Note the avoidance of stating a link between the vaccine and preventing infection. There is a word salad in the middle of the blog that seeks to provide an unconvincing narrative for the rationale for high numbers of cases in the vaccinated.
“Vaccines work. They have played a critical role in breaking the link between infection and severe outcomes…”
“As well as this, the UKHSA publishes rates of cases, hospitalisations and deaths by vaccination status, and the data in our report shows that the rates of hospitalisation and deaths are substantially lower in fully vaccinated people , across all age groups. It is clear therefore that COVID-19 vaccines provide a high level of protection against severe outcomes.”
“A simple comparison of COVID-19 case rates in those who are vaccinated and unvaccinated should not be used to assess how effective a vaccine is in preventing serious health outcomes.”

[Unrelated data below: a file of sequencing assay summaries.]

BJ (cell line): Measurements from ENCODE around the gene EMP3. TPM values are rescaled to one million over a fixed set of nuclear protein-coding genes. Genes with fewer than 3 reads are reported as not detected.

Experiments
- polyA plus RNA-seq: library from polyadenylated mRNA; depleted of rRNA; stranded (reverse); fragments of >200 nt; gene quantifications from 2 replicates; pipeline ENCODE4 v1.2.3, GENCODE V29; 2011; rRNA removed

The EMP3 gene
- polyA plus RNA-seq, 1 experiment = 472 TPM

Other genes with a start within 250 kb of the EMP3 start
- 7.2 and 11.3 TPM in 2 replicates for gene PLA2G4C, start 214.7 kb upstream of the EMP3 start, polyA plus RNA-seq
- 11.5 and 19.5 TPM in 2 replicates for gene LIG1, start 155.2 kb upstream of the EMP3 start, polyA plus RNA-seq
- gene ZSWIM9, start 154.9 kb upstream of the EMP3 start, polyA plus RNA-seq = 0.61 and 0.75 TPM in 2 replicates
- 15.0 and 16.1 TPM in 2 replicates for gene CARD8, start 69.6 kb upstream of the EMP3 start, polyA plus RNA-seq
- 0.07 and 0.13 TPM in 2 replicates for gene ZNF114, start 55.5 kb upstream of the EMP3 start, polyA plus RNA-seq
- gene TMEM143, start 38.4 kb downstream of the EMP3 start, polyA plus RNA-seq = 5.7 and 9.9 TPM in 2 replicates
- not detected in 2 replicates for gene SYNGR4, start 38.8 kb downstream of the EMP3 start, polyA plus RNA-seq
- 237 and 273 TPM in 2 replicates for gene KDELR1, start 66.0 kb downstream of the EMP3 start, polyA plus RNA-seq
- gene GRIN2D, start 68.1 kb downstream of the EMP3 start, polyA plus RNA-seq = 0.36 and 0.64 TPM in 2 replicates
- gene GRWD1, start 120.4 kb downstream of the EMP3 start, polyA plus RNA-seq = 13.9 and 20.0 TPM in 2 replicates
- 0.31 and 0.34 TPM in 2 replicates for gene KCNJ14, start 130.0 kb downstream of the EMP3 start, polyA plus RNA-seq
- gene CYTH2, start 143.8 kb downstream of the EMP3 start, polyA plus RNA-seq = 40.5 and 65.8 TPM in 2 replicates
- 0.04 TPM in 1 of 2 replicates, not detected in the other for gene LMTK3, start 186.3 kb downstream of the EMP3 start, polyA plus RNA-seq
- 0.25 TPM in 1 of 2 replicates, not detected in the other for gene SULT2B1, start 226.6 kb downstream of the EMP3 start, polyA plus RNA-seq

Several important factors can affect the rates of diagnosed COVID-19 cases and this may result in a lower rate in unvaccinated than in vaccinated people. For example:
- People who are fully vaccinated may be more health conscious and therefore more likely to get tested for COVID-19 and so more likely to be identified as a case (based on the data provided by the NHS Test and Trace).
- Many of those who were at the head of the queue for vaccination are those at higher risk from COVID-19 due to their age, their occupation, their family circumstances or because of underlying health issues.
- People who are fully vaccinated and people who are unvaccinated may behave differently, particularly with regard to social interactions and therefore may have differing levels of exposure to COVID-19.
- People who have never been vaccinated are more likely to have caught COVID-19 in the weeks or months before the period of the cases covered in the report. This gives them some natural immunity to the virus for a few months which may have contributed to a lower case rate in the past few weeks.